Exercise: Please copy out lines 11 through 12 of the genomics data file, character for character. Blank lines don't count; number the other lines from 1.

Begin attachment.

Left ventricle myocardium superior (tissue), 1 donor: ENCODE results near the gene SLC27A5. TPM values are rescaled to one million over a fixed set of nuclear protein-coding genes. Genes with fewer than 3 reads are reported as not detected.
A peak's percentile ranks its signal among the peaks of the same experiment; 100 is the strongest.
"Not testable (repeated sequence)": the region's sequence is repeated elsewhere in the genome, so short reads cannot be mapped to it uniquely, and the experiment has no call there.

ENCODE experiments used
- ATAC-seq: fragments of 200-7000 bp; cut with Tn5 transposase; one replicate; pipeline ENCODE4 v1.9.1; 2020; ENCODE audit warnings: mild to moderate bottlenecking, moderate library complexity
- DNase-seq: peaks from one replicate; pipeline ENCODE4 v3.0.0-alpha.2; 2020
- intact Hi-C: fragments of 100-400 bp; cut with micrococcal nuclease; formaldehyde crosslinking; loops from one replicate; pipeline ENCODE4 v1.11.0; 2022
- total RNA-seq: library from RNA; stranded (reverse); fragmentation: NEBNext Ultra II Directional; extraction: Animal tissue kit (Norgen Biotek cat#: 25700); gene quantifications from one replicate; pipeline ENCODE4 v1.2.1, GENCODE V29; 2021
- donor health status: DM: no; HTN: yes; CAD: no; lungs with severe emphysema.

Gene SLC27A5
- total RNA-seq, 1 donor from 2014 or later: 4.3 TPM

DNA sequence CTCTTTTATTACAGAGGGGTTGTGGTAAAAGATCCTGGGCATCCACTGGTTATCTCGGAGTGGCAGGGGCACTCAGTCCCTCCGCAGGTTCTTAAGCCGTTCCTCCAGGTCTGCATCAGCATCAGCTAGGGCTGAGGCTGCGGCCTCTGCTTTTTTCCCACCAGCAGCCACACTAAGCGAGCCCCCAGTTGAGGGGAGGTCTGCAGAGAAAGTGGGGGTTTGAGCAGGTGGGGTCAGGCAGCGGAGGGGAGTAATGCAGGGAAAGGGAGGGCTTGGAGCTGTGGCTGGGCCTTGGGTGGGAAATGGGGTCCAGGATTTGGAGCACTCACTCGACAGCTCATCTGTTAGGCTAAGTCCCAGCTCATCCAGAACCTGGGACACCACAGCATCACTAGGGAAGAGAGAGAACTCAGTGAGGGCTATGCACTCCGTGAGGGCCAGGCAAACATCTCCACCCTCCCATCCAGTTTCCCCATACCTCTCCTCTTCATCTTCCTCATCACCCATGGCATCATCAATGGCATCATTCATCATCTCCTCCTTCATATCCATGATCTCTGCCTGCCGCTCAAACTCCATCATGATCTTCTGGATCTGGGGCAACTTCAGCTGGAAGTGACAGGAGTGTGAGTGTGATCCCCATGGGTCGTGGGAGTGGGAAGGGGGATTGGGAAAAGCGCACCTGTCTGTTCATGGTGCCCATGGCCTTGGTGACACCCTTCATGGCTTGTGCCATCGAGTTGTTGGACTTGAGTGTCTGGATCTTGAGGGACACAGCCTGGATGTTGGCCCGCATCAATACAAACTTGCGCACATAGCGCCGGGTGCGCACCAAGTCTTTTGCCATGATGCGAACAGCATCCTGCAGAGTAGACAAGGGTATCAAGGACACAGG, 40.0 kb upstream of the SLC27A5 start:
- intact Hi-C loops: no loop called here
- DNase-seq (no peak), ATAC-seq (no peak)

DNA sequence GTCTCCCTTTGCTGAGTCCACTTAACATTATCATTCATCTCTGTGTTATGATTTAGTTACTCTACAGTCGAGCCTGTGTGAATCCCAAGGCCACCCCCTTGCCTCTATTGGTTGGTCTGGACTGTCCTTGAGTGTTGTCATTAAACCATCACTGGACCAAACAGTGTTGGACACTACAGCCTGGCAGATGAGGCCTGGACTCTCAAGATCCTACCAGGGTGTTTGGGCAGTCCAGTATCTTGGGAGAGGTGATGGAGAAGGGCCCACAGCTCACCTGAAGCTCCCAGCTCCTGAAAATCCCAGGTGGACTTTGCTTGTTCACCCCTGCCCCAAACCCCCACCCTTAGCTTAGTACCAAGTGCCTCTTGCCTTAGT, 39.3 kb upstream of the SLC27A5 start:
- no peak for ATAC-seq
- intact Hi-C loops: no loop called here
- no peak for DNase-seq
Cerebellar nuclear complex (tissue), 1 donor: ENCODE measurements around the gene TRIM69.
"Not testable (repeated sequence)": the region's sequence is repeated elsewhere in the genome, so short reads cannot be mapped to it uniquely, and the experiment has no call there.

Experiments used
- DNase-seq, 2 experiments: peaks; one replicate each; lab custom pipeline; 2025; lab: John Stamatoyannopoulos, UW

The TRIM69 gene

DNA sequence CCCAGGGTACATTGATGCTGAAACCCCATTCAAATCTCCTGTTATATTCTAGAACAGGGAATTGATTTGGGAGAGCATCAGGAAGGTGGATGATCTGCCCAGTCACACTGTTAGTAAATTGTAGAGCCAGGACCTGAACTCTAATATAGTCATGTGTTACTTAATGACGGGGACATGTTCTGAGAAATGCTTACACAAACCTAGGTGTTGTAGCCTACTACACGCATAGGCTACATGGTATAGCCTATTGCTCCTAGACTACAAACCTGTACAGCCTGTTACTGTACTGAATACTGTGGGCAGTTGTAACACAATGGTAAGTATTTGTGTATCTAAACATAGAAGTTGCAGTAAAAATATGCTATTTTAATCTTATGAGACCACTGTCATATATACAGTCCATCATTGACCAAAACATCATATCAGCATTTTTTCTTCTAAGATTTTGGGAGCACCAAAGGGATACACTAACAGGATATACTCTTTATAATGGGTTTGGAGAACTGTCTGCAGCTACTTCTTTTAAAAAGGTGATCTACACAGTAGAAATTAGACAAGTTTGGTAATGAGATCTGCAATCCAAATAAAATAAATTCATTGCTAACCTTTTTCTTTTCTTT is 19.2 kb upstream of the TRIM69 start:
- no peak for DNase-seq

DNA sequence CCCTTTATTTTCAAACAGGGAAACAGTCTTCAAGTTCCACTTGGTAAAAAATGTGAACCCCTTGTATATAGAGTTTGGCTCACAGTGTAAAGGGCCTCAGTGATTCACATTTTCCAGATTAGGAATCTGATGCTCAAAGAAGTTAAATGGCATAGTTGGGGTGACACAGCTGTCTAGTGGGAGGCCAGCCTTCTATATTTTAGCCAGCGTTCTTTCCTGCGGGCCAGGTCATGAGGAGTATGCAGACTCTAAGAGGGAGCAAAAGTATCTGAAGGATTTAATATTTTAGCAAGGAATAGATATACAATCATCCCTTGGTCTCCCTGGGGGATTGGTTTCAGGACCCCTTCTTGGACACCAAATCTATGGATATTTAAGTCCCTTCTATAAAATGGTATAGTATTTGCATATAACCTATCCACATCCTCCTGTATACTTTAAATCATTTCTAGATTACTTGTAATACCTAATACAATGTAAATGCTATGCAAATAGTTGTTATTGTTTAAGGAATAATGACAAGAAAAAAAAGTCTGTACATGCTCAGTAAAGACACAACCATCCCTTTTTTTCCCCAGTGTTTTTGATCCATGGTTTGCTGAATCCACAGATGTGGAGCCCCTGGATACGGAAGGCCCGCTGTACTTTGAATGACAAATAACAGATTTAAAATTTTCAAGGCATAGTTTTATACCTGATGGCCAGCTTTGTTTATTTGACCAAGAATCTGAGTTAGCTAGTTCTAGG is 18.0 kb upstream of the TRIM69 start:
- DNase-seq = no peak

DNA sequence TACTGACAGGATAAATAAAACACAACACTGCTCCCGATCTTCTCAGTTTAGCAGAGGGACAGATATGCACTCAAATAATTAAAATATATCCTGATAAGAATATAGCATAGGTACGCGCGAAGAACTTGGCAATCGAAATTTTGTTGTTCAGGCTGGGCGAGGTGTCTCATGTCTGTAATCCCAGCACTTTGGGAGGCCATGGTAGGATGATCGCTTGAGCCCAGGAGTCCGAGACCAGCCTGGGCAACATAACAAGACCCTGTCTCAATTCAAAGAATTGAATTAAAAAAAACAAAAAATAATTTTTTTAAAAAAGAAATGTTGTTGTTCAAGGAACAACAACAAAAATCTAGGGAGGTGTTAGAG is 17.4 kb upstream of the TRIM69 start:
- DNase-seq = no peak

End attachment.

- total RNA-seq, 1 donor from 2014 or later: 4.3 TPM

DNA sequence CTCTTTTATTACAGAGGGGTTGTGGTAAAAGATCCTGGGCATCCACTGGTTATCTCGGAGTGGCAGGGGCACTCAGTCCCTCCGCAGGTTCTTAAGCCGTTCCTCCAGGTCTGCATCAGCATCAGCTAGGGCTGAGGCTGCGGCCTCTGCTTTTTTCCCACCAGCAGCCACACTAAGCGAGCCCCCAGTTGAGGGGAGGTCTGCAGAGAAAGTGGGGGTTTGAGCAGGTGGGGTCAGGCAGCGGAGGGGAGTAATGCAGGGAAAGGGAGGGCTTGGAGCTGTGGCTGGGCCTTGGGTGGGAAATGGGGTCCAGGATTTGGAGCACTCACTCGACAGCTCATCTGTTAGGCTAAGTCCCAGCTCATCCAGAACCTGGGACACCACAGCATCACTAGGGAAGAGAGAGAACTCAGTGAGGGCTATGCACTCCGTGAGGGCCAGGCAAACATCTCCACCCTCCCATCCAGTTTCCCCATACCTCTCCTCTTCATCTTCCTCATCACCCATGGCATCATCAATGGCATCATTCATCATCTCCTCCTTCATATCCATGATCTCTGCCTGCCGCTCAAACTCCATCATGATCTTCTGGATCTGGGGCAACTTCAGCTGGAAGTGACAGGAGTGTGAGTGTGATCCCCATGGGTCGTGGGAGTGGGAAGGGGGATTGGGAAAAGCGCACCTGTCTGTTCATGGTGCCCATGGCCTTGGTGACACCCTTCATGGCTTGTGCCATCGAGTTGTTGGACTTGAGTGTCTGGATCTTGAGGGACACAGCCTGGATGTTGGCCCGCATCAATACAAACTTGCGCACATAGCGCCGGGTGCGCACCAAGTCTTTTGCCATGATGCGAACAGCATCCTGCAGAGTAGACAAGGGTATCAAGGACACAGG, 40.0 kb upstream of the SLC27A5 start: